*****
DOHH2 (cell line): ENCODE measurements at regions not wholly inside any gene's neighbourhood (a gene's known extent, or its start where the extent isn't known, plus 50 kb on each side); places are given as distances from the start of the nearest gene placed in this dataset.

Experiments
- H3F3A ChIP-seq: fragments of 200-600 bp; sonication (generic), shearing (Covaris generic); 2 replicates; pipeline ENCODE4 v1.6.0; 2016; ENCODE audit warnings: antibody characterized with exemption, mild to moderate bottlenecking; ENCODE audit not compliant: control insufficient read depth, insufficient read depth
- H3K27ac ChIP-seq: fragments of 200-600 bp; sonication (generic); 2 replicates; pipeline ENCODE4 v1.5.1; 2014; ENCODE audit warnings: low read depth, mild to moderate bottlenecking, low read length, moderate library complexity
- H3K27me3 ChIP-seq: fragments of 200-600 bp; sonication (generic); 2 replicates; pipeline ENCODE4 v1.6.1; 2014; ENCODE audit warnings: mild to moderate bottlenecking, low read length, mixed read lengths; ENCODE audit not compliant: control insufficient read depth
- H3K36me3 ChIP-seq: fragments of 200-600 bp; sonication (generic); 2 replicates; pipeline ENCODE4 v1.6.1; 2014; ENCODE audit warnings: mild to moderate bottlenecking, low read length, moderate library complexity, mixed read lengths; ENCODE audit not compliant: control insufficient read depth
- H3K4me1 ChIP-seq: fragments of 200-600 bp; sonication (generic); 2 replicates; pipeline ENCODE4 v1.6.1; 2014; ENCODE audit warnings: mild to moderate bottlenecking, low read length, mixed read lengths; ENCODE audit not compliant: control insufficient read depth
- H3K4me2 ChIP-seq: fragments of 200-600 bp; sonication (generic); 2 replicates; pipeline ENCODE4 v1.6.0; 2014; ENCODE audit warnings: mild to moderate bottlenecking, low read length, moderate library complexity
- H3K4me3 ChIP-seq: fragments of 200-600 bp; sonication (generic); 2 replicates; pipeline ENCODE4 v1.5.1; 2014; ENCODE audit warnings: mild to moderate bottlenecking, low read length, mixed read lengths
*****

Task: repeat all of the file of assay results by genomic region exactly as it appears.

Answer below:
DOHH2 (cell line): ENCODE measurements at regions not wholly inside any gene's neighbourhood (a gene's known extent, or its start where the extent isn't known, plus 50 kb on each side); places are given as distances from the start of the nearest gene placed in this dataset.

Experiments
- H3F3A ChIP-seq: fragments of 200-600 bp; sonication (generic), shearing (Covaris generic); 2 replicates; pipeline ENCODE4 v1.6.0; 2016; ENCODE audit warnings: antibody characterized with exemption, mild to moderate bottlenecking; ENCODE audit not compliant: control insufficient read depth, insufficient read depth
- H3K27ac ChIP-seq: fragments of 200-600 bp; sonication (generic); 2 replicates; pipeline ENCODE4 v1.5.1; 2014; ENCODE audit warnings: low read depth, mild to moderate bottlenecking, low read length, moderate library complexity
- H3K27me3 ChIP-seq: fragments of 200-600 bp; sonication (generic); 2 replicates; pipeline ENCODE4 v1.6.1; 2014; ENCODE audit warnings: mild to moderate bottlenecking, low read length, mixed read lengths; ENCODE audit not compliant: control insufficient read depth
- H3K36me3 ChIP-seq: fragments of 200-600 bp; sonication (generic); 2 replicates; pipeline ENCODE4 v1.6.1; 2014; ENCODE audit warnings: mild to moderate bottlenecking, low read length, moderate library complexity, mixed read lengths; ENCODE audit not compliant: control insufficient read depth
- H3K4me1 ChIP-seq: fragments of 200-600 bp; sonication (generic); 2 replicates; pipeline ENCODE4 v1.6.1; 2014; ENCODE audit warnings: mild to moderate bottlenecking, low read length, mixed read lengths; ENCODE audit not compliant: control insufficient read depth
- H3K4me2 ChIP-seq: fragments of 200-600 bp; sonication (generic); 2 replicates; pipeline ENCODE4 v1.6.0; 2014; ENCODE audit warnings: mild to moderate bottlenecking, low read length, moderate library complexity
- H3K4me3 ChIP-seq: fragments of 200-600 bp; sonication (generic); 2 replicates; pipeline ENCODE4 v1.5.1; 2014; ENCODE audit warnings: mild to moderate bottlenecking, low read length, mixed read lengths